Background: We investigated tumor DNA changes before and after mastectomy in the plasma of breast cancer patients with no disseminated disease and eventually investigated these changes' relationship to specific pathological parameters of the tumors.
Methods: We studied 41 patients. DNA extracted from tumor and normal breast tissues, mononuclear blood cells, and plasma was used for molecular studies. Alterations in the microsatellite markers D17S855, D17S654, D16S421, TH2, D10S197, and D9S161, as well as point mutations in the p53 gene and aberrant methylation of p16(INK4a), were used to identify and characterize tumor and plasma DNA. A number of tumor clinicopathological parameters were analyzed in each patient.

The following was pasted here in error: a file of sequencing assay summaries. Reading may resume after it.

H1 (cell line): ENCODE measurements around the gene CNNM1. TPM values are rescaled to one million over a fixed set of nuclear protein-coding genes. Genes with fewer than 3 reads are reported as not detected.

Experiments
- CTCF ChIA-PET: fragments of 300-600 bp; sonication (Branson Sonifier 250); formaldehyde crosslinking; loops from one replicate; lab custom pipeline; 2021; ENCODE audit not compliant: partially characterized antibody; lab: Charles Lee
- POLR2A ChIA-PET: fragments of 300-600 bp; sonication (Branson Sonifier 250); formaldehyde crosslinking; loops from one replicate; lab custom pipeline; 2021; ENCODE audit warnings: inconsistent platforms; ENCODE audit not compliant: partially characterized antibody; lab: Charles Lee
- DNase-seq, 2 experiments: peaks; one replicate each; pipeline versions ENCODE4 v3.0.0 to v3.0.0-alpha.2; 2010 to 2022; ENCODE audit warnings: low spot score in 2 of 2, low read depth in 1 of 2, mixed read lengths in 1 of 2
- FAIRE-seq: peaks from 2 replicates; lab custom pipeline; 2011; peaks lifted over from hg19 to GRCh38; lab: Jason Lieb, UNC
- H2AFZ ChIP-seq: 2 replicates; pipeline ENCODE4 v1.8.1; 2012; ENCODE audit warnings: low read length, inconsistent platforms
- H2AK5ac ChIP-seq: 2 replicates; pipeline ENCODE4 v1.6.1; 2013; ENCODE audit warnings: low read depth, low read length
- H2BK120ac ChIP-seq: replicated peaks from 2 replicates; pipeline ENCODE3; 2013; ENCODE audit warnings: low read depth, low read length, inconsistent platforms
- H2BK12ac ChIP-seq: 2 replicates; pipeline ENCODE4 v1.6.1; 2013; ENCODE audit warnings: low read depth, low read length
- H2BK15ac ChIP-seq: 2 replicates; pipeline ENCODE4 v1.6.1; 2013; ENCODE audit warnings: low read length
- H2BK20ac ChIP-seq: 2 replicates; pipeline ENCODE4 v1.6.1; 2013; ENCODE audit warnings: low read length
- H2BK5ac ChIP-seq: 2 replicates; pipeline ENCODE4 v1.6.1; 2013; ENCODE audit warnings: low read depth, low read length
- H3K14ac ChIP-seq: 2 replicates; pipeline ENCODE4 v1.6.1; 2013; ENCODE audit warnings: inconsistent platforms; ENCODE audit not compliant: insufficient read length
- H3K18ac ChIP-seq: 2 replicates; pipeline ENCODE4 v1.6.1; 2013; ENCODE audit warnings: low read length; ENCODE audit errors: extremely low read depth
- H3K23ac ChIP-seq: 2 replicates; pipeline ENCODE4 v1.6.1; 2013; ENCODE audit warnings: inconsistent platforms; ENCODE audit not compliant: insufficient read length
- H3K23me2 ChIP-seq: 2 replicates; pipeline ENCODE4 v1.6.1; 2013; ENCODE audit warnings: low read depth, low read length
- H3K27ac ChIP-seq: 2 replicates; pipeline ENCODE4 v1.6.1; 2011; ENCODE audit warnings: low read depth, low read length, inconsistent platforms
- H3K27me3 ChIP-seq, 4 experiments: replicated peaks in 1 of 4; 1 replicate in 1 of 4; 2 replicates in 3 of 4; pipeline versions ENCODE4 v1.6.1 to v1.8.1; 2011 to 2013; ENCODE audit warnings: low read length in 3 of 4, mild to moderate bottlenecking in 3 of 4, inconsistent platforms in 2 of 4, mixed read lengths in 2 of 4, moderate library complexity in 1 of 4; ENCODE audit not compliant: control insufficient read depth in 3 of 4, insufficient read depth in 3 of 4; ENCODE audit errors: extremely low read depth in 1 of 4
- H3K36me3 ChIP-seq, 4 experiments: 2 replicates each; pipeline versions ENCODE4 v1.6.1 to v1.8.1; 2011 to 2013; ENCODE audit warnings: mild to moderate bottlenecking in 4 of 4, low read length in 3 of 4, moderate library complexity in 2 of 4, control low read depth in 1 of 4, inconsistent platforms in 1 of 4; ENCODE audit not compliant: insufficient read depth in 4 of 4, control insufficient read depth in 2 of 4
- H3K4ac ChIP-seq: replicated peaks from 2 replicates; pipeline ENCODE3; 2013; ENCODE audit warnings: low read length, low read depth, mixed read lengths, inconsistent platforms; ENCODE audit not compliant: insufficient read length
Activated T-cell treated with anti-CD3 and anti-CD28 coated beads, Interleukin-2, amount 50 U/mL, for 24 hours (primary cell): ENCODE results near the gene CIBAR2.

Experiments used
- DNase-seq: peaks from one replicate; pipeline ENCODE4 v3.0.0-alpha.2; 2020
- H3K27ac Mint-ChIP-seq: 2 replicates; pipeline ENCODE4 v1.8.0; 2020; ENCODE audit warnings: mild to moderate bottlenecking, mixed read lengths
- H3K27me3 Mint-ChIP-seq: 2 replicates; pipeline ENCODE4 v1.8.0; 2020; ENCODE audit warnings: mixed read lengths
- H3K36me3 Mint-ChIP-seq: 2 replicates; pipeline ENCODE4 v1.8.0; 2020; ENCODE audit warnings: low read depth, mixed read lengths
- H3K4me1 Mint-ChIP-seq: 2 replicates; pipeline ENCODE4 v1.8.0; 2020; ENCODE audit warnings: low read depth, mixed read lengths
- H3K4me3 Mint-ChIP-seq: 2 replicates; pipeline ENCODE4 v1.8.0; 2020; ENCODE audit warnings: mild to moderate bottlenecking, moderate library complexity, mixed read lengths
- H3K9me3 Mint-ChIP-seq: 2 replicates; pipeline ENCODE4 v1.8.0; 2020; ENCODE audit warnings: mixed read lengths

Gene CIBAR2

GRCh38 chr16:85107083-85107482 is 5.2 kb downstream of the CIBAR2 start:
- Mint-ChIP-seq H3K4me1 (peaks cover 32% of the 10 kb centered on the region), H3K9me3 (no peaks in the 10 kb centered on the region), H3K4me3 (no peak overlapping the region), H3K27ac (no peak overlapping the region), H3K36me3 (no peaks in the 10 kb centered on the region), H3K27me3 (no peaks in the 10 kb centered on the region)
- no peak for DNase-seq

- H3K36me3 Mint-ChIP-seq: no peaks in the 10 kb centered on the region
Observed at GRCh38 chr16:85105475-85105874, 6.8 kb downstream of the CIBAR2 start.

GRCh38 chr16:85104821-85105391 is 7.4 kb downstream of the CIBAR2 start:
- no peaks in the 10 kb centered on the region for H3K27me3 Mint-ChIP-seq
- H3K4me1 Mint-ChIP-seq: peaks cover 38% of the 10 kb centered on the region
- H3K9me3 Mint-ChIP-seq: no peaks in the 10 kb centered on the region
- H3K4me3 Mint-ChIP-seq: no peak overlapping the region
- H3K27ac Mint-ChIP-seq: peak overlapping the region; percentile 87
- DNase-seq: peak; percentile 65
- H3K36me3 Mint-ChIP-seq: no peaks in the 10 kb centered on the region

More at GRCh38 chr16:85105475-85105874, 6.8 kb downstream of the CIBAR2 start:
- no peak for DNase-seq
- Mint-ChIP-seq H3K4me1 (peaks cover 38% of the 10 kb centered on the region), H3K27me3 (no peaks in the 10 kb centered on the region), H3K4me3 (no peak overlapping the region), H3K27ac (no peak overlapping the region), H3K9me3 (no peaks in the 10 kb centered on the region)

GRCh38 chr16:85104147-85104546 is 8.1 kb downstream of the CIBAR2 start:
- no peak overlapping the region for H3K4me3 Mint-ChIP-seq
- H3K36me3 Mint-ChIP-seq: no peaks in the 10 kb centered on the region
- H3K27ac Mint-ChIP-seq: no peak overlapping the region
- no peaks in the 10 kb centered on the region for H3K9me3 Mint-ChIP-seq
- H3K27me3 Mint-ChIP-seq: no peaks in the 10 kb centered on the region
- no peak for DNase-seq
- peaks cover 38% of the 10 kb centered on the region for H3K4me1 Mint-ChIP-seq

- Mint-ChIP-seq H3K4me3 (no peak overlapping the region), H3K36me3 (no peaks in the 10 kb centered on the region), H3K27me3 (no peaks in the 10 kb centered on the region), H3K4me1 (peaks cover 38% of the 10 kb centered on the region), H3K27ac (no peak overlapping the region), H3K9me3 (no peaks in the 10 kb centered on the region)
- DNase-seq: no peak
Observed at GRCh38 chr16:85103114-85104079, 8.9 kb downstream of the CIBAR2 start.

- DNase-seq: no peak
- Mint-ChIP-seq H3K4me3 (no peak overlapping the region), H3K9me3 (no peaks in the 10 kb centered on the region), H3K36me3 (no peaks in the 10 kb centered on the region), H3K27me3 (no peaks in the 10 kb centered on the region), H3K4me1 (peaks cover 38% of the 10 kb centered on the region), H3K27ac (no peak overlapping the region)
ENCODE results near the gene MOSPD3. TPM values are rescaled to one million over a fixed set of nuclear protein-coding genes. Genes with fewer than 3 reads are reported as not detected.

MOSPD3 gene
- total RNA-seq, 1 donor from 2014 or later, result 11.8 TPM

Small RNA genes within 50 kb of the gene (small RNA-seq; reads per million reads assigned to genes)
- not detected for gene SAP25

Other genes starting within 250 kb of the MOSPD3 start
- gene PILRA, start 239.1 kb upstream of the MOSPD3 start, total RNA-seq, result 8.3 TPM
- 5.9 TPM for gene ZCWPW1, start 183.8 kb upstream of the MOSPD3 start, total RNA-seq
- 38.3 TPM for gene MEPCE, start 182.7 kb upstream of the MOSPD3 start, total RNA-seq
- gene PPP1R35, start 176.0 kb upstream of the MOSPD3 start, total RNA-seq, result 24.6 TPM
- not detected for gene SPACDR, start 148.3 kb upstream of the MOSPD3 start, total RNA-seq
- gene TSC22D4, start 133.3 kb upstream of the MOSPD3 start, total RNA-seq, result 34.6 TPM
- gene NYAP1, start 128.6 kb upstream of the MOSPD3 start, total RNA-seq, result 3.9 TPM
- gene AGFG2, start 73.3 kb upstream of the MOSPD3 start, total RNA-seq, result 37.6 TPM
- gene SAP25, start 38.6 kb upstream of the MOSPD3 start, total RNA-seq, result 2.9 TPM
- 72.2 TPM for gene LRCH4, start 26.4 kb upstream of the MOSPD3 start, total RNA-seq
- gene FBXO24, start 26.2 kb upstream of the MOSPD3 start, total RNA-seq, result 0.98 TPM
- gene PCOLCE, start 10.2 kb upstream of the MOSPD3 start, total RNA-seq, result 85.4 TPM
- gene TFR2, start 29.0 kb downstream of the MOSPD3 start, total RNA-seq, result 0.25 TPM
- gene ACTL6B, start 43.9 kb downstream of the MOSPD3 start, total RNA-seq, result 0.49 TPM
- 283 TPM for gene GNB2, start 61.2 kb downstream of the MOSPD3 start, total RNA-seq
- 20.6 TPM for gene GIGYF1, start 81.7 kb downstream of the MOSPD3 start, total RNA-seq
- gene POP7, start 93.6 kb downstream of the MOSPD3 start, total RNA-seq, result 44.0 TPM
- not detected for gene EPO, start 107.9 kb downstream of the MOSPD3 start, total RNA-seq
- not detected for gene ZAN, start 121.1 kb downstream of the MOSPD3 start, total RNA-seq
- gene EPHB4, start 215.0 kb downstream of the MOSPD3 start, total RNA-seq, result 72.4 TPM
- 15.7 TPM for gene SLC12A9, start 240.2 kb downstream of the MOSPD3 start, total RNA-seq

Results: We found that 18 (44%) of the 27 patients with alterations in tumor DNA presented the same plasma DNA alteration before mastectomy, and persistence of the same molecular features was detected in plasma DNA 4 to 6 weeks postmastectomy in 8 (19.5%) patients. Patients with vascular invasion, more than three lymph node metastases, and higher histological grade at diagnosis displayed plasma DNA after mastectomy with a significant difference.
Conclusions: Persistence of plasma DNA with features of tumor DNA may be present after mastectomy in breast cancer patients, and its relation to bad-prognosis histological parameters may suggest undetectable micrometastatic disease.